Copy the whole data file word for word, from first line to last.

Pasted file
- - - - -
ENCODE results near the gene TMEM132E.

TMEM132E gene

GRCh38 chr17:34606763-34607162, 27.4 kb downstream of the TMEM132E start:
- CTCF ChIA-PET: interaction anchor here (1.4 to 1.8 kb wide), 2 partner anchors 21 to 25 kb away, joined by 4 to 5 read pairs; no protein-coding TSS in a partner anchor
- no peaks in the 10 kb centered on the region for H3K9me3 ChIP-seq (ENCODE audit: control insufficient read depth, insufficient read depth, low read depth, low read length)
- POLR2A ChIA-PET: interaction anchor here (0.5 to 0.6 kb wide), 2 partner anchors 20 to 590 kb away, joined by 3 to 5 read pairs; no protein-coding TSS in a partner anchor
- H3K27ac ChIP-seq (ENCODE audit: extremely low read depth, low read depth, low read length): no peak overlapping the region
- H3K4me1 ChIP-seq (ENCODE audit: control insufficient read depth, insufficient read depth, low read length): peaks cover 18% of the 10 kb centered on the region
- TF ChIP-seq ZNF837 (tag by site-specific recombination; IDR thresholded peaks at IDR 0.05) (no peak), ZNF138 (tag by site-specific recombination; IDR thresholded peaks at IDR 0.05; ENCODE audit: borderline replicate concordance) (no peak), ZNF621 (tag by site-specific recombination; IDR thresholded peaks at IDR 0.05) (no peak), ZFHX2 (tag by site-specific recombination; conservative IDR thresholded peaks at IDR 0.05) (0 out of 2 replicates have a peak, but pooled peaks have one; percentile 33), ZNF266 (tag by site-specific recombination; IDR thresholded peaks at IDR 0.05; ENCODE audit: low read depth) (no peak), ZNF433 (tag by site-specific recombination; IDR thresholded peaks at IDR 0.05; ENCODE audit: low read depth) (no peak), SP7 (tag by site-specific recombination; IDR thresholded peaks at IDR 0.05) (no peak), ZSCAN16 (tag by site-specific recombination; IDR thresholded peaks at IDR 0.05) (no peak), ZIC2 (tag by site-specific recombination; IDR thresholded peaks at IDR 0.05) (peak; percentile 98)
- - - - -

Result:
ENCODE results near the gene TMEM132E.

TMEM132E gene

GRCh38 chr17:34606763-34607162, 27.4 kb downstream of the TMEM132E start:
- CTCF ChIA-PET: interaction anchor here (1.4 to 1.8 kb wide), 2 partner anchors 21 to 25 kb away, joined by 4 to 5 read pairs; no protein-coding TSS in a partner anchor
- no peaks in the 10 kb centered on the region for H3K9me3 ChIP-seq (ENCODE audit: control insufficient read depth, insufficient read depth, low read depth, low read length)
- POLR2A ChIA-PET: interaction anchor here (0.5 to 0.6 kb wide), 2 partner anchors 20 to 590 kb away, joined by 3 to 5 read pairs; no protein-coding TSS in a partner anchor
- H3K27ac ChIP-seq (ENCODE audit: extremely low read depth, low read depth, low read length): no peak overlapping the region
- H3K4me1 ChIP-seq (ENCODE audit: control insufficient read depth, insufficient read depth, low read length): peaks cover 18% of the 10 kb centered on the region
- TF ChIP-seq ZNF837 (tag by site-specific recombination; IDR thresholded peaks at IDR 0.05) (no peak), ZNF138 (tag by site-specific recombination; IDR thresholded peaks at IDR 0.05; ENCODE audit: borderline replicate concordance) (no peak), ZNF621 (tag by site-specific recombination; IDR thresholded peaks at IDR 0.05) (no peak), ZFHX2 (tag by site-specific recombination; conservative IDR thresholded peaks at IDR 0.05) (0 out of 2 replicates have a peak, but pooled peaks have one; percentile 33), ZNF266 (tag by site-specific recombination; IDR thresholded peaks at IDR 0.05; ENCODE audit: low read depth) (no peak), ZNF433 (tag by site-specific recombination; IDR thresholded peaks at IDR 0.05; ENCODE audit: low read depth) (no peak), SP7 (tag by site-specific recombination; IDR thresholded peaks at IDR 0.05) (no peak), ZSCAN16 (tag by site-specific recombination; IDR thresholded peaks at IDR 0.05) (no peak), ZIC2 (tag by site-specific recombination; IDR thresholded peaks at IDR 0.05) (peak; percentile 98)